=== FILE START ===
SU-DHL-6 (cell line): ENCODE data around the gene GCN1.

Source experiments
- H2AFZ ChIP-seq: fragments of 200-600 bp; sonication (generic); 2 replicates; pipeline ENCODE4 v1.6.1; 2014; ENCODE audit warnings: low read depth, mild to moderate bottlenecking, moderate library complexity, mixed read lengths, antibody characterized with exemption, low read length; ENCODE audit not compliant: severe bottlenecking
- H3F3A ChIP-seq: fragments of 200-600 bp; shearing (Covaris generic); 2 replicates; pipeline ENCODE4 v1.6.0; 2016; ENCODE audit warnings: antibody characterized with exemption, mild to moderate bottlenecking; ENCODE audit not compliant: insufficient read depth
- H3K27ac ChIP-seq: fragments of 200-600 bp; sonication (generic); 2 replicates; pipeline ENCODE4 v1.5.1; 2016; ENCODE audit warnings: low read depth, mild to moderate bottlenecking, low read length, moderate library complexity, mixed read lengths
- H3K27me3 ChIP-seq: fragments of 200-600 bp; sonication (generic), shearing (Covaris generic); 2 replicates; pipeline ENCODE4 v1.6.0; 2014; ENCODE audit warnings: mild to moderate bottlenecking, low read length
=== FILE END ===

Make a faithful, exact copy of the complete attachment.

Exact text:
SU-DHL-6 (cell line): ENCODE data around the gene GCN1.

Source experiments
- H2AFZ ChIP-seq: fragments of 200-600 bp; sonication (generic); 2 replicates; pipeline ENCODE4 v1.6.1; 2014; ENCODE audit warnings: low read depth, mild to moderate bottlenecking, moderate library complexity, mixed read lengths, antibody characterized with exemption, low read length; ENCODE audit not compliant: severe bottlenecking
- H3F3A ChIP-seq: fragments of 200-600 bp; shearing (Covaris generic); 2 replicates; pipeline ENCODE4 v1.6.0; 2016; ENCODE audit warnings: antibody characterized with exemption, mild to moderate bottlenecking; ENCODE audit not compliant: insufficient read depth
- H3K27ac ChIP-seq: fragments of 200-600 bp; sonication (generic); 2 replicates; pipeline ENCODE4 v1.5.1; 2016; ENCODE audit warnings: low read depth, mild to moderate bottlenecking, low read length, moderate library complexity, mixed read lengths
- H3K27me3 ChIP-seq: fragments of 200-600 bp; sonication (generic), shearing (Covaris generic); 2 replicates; pipeline ENCODE4 v1.6.0; 2014; ENCODE audit warnings: mild to moderate bottlenecking, low read length